You are all giving me some wonderful insights..I try and take her for a walk when I get home from work but maybe a short morning one would help also..<br><br>
I'm going to see if I can find this book "The dog whisperer".<br><br>
I would love to get a second dog..but then I get nervous about how to walk them both at the same time and if I can afford vet bills for 2..My nephew has a precious little 3 year old that (in my opinion) he does not spend enough time with..I keep telling him I will take her...Anyway I appreciate all the help and I'm going to try them..One will be my answer..<img alt="" class="inlineimg" src="/images/smilies/sunny.gif" style="border:0px solid;" title=":sunny:">
 

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Make sure you give us periodic updates to let us know how it's working out!<br><br><img alt="" class="inlineimg" src="/images/smilies/smiley.gif" style="border:0px solid;" title=":)">
 

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You might want to talk to your vet about <a href="http://www.clomicalm.novartis.us/index.shtml" target="_blank">Clomicalm</a>.
 

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Discussion Starter · #15 ·
Yesterday, I filled Lexie's kong with carrots and peanutbutter and put her in the kennel while I was home..I left her in there about 20 minutes...I walked in and out of the room, she did really good..When I let her out I made her sit and shake..Then I went to my sisters later for about 1 1/2 hour, she was not as bad when I got home, I totally ignored her, went in the kitchen and got a treat for her...AND I brought a spray (water) bottle in so she would not jump on me when I let her out...That seems to be a GREAT deterrent..Then we went to the park for a 1 mile walk..Thank you again everyone, I'm going to continue to try all your tips...
 

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Kong is the best idea. Filled with tasty goodies. Also if your garden is totally enclosed and dog prove get a small dog flap. I have one and it works very well, my dogs have a choice of going out or staying in.<br><br>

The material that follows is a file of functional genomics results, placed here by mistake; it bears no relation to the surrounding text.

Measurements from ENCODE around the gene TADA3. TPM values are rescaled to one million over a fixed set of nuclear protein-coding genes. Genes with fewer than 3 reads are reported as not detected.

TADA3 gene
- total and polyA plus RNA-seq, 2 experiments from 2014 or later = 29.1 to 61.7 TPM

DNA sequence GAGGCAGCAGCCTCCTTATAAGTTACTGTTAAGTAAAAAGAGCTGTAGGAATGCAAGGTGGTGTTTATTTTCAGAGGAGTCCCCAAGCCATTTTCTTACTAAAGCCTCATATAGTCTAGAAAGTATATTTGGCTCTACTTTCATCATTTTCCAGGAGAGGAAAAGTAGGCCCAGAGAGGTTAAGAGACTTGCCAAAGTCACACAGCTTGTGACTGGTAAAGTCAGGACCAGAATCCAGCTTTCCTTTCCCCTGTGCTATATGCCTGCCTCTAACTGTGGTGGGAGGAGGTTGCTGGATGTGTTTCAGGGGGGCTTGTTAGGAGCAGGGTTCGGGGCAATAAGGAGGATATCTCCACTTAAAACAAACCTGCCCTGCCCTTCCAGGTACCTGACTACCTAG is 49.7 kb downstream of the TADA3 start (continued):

Keep a radio on, classical music is best it calms them down.<br><br>
Get someone to doggy walk while you are out.<br><br>
If you have time before work, take the dog a good long walk to tire him out.
 

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<div class="quote-container"><span>Quote:</span>
<div class="quote-block">Originally Posted by <strong>mazikeen</strong> <a href="/forum/post/0"><img alt="View Post" class="inlineimg" src="/img/forum/go_quote.gif" style=""></a><br><br>
Have you considered Bach's Flower Remedies? They can also be given to animals, with good results, from the testimonies that I've read.</div>
</div>
<br><br><br>
I give Rescue Remedy - by Bach's - to my pooch and it works great ... may have to do some expermentation to make sure you have the right amount ... make sure you're home the first time you use it so you can see how it affects your baby.
 

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<div class="quote-container"><span>Quote:</span>
<div class="quote-block">Originally Posted by <strong>DMZdogs</strong> <a href="/forum/post/0"><img alt="View Post" class="inlineimg" src="/img/forum/go_quote.gif" style=""></a><br><br>
My younger dog WOULD have severe seperation anxiety, except that she is never alone.<br><br><br><br>
Can you get a second dog? I think it's very likely that your dog would not be so scared (and destructive) of being alone if she isn't alone...if she has a friend. (same species friend...again, imagine yourself locked in a house alone for hours every day except for the companionship of a guppy)<br></div>
</div>
<br><br><br>
I think you mentioned that your puppy was with another dog in the training program she was in at the correctional facility ... she might really be missing that other dog.
 

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If you can pay for doggie daycare, that would probably really help ... if you can't afford that, what about a dog walker that comes once a day? Even if you can do one day a week of doggie daycare or a dog walker coming over, it will help her out.<br><br><br><br>
Also, IMO, be cautious with the advice of the dog whisperer ... some of his methods are considered controversial and are against most of the long held theories of most animal behaviorists.<br><br><br><br>
Good Luck!<br><br><br><br>
Sounds like you're finding things that work!
 

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^^^^ When she said dog whisperer I think she meant Dog Listener, the book I was referring to. Two totally different people.<br><br><br><br>
So I don't turn this thread into another debate on Cesar Millan, I'll go now. <img alt="" class="inlineimg" src="/images/smilies/smiley.gif" style="border:0px solid;" title=":)">